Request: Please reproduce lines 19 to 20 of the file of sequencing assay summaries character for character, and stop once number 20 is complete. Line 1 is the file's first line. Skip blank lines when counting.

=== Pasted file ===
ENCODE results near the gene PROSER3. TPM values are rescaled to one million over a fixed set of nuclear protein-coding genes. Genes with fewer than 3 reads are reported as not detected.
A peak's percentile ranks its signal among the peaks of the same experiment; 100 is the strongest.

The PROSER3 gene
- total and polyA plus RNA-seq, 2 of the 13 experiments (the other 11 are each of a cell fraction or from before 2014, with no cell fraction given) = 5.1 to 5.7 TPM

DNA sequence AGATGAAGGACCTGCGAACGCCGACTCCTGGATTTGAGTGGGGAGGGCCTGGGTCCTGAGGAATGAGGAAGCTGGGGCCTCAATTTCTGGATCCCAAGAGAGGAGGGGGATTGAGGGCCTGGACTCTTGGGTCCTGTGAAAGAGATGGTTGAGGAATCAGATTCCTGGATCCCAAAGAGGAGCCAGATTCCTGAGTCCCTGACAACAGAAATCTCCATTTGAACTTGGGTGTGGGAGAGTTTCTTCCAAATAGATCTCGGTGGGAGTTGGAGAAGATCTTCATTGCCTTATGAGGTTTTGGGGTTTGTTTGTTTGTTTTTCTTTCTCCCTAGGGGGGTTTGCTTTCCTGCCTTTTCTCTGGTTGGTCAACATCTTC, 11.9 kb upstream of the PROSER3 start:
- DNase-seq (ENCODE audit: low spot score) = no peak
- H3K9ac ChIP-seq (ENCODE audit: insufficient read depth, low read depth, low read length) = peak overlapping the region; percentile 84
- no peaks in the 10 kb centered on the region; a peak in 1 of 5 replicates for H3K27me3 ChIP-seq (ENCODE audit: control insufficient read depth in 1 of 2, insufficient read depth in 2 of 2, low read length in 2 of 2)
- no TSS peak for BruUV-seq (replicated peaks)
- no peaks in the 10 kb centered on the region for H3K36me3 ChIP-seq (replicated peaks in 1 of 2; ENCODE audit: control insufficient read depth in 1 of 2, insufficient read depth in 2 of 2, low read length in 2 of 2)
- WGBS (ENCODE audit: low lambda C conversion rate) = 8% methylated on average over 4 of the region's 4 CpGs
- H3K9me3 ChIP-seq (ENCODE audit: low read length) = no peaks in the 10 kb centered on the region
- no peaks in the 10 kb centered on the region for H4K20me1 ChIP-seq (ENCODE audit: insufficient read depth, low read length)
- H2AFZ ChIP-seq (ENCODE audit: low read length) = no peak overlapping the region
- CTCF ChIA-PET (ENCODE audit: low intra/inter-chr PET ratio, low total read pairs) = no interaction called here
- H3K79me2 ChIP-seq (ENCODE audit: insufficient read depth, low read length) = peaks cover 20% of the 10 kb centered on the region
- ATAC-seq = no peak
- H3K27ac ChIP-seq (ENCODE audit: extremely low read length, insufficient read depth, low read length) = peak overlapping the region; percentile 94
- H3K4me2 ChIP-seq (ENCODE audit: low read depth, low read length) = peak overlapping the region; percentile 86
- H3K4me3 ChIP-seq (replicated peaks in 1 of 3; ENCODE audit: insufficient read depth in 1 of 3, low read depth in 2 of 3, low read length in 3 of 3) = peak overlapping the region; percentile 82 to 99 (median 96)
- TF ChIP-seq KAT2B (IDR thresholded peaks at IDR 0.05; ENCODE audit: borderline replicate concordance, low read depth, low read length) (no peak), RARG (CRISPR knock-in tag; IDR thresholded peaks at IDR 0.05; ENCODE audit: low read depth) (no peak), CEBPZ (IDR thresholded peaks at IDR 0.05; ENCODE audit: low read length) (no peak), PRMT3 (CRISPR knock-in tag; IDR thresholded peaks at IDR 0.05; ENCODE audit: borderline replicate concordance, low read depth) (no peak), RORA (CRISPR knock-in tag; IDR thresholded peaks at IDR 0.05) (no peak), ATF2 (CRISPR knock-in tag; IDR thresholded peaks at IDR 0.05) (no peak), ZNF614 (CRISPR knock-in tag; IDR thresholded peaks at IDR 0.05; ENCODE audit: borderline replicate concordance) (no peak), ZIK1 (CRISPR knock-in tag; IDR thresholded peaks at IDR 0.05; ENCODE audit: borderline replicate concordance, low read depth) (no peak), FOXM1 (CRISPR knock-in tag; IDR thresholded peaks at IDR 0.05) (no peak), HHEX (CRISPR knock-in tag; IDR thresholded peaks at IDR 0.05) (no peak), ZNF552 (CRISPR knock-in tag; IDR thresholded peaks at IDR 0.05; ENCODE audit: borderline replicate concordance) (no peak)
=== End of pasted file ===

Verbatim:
- H3K4me2 ChIP-seq (ENCODE audit: low read depth, low read length) = peak overlapping the region; percentile 86
- H3K4me3 ChIP-seq (replicated peaks in 1 of 3; ENCODE audit: insufficient read depth in 1 of 3, low read depth in 2 of 3, low read length in 3 of 3) = peak overlapping the region; percentile 82 to 99 (median 96)